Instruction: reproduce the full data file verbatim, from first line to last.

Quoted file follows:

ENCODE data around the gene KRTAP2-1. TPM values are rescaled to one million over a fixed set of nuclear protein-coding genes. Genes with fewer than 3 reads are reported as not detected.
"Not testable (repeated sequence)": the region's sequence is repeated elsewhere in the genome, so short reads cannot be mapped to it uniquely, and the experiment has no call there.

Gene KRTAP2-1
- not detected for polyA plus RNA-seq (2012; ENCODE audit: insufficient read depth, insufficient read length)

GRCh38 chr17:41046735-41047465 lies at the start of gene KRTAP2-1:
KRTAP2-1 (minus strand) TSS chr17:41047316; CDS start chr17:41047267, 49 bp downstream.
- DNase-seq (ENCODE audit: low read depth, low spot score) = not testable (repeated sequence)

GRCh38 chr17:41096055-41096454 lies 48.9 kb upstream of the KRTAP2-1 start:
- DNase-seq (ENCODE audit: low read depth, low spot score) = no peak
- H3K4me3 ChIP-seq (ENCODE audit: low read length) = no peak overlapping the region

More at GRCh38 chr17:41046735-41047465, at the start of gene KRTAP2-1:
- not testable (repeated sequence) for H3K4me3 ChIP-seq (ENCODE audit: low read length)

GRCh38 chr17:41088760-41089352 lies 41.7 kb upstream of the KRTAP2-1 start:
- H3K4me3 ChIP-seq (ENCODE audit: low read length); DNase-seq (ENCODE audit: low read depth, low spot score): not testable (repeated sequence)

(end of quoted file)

ENCODE data around the gene KRTAP2-1. TPM values are rescaled to one million over a fixed set of nuclear protein-coding genes. Genes with fewer than 3 reads are reported as not detected.
"Not testable (repeated sequence)": the region's sequence is repeated elsewhere in the genome, so short reads cannot be mapped to it uniquely, and the experiment has no call there.

Gene KRTAP2-1
- not detected for polyA plus RNA-seq (2012; ENCODE audit: insufficient read depth, insufficient read length)

GRCh38 chr17:41046735-41047465 lies at the start of gene KRTAP2-1:
KRTAP2-1 (minus strand) TSS chr17:41047316; CDS start chr17:41047267, 49 bp downstream.
- DNase-seq (ENCODE audit: low read depth, low spot score) = not testable (repeated sequence)

GRCh38 chr17:41096055-41096454 lies 48.9 kb upstream of the KRTAP2-1 start:
- DNase-seq (ENCODE audit: low read depth, low spot score) = no peak
- H3K4me3 ChIP-seq (ENCODE audit: low read length) = no peak overlapping the region

More at GRCh38 chr17:41046735-41047465, at the start of gene KRTAP2-1:
- not testable (repeated sequence) for H3K4me3 ChIP-seq (ENCODE audit: low read length)

GRCh38 chr17:41088760-41089352 lies 41.7 kb upstream of the KRTAP2-1 start:
- H3K4me3 ChIP-seq (ENCODE audit: low read length); DNase-seq (ENCODE audit: low read depth, low spot score): not testable (repeated sequence)